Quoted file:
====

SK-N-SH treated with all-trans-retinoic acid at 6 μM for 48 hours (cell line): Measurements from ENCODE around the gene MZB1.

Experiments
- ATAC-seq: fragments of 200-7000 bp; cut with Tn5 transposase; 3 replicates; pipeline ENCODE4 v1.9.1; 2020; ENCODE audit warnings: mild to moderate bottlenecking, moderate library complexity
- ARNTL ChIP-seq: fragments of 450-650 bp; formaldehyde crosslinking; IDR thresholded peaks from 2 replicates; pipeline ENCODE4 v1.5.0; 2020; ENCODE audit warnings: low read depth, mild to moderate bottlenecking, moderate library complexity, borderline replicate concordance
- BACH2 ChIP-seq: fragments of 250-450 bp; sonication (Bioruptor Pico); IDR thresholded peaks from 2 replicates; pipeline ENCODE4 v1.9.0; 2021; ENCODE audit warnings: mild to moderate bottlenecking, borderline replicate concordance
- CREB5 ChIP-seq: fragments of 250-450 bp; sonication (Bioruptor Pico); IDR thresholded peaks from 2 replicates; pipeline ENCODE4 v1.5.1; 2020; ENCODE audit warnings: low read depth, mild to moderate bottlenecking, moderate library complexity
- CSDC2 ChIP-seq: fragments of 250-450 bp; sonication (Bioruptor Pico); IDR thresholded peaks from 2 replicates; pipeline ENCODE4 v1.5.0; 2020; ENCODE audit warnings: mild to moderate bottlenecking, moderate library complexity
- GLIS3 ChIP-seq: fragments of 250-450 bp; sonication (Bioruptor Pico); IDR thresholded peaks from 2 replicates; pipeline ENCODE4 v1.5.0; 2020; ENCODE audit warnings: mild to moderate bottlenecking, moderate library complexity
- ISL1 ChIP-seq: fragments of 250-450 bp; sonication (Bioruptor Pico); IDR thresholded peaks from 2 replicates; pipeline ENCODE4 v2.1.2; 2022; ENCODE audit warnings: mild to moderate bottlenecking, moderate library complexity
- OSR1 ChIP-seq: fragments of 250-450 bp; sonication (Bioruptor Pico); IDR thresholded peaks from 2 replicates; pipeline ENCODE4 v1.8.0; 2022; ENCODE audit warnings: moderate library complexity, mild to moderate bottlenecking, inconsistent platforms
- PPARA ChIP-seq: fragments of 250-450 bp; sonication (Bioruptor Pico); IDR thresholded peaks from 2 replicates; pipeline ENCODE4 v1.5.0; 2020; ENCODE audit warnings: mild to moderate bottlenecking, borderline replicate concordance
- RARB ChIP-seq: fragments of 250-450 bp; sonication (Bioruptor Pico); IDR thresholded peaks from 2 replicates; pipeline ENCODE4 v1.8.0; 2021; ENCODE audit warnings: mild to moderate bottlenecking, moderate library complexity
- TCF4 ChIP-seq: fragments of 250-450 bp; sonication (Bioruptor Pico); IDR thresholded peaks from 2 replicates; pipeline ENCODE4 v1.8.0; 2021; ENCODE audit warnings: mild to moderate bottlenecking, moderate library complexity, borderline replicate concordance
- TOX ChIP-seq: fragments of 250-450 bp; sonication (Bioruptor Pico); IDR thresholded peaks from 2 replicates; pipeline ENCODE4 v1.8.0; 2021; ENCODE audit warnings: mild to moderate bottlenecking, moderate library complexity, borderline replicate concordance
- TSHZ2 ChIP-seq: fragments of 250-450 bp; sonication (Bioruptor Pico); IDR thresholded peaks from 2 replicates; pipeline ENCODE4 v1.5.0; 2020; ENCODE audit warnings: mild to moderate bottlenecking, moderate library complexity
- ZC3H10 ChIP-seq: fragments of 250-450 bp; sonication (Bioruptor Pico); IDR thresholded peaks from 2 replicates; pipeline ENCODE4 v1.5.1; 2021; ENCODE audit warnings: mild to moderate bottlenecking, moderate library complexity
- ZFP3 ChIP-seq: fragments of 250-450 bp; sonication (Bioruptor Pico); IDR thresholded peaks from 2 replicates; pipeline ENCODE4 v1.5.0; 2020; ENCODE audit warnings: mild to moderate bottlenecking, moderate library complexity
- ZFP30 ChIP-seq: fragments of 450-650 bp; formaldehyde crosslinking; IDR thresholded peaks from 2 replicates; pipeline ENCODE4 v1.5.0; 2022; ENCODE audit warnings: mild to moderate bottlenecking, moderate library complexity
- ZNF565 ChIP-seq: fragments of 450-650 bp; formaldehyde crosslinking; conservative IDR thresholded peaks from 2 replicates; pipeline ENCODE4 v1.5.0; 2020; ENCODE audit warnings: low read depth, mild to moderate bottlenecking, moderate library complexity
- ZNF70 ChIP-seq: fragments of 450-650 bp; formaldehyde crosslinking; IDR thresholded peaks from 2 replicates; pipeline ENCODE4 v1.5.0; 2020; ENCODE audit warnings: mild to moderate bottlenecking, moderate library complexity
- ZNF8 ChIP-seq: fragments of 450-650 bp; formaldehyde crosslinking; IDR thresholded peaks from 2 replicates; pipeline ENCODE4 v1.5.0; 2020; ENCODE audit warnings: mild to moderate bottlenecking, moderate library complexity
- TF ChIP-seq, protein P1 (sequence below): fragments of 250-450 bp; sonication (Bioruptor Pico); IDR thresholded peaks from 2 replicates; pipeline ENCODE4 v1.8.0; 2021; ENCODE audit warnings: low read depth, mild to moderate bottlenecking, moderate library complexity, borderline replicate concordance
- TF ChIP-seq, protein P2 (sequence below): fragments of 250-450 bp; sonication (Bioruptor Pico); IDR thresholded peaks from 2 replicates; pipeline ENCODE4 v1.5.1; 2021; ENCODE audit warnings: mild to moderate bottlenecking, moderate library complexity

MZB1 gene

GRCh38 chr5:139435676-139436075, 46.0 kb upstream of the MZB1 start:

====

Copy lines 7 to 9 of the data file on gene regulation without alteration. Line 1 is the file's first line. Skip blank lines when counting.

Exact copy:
- CSDC2 ChIP-seq: fragments of 250-450 bp; sonication (Bioruptor Pico); IDR thresholded peaks from 2 replicates; pipeline ENCODE4 v1.5.0; 2020; ENCODE audit warnings: mild to moderate bottlenecking, moderate library complexity
- GLIS3 ChIP-seq: fragments of 250-450 bp; sonication (Bioruptor Pico); IDR thresholded peaks from 2 replicates; pipeline ENCODE4 v1.5.0; 2020; ENCODE audit warnings: mild to moderate bottlenecking, moderate library complexity
- ISL1 ChIP-seq: fragments of 250-450 bp; sonication (Bioruptor Pico); IDR thresholded peaks from 2 replicates; pipeline ENCODE4 v2.1.2; 2022; ENCODE audit warnings: mild to moderate bottlenecking, moderate library complexity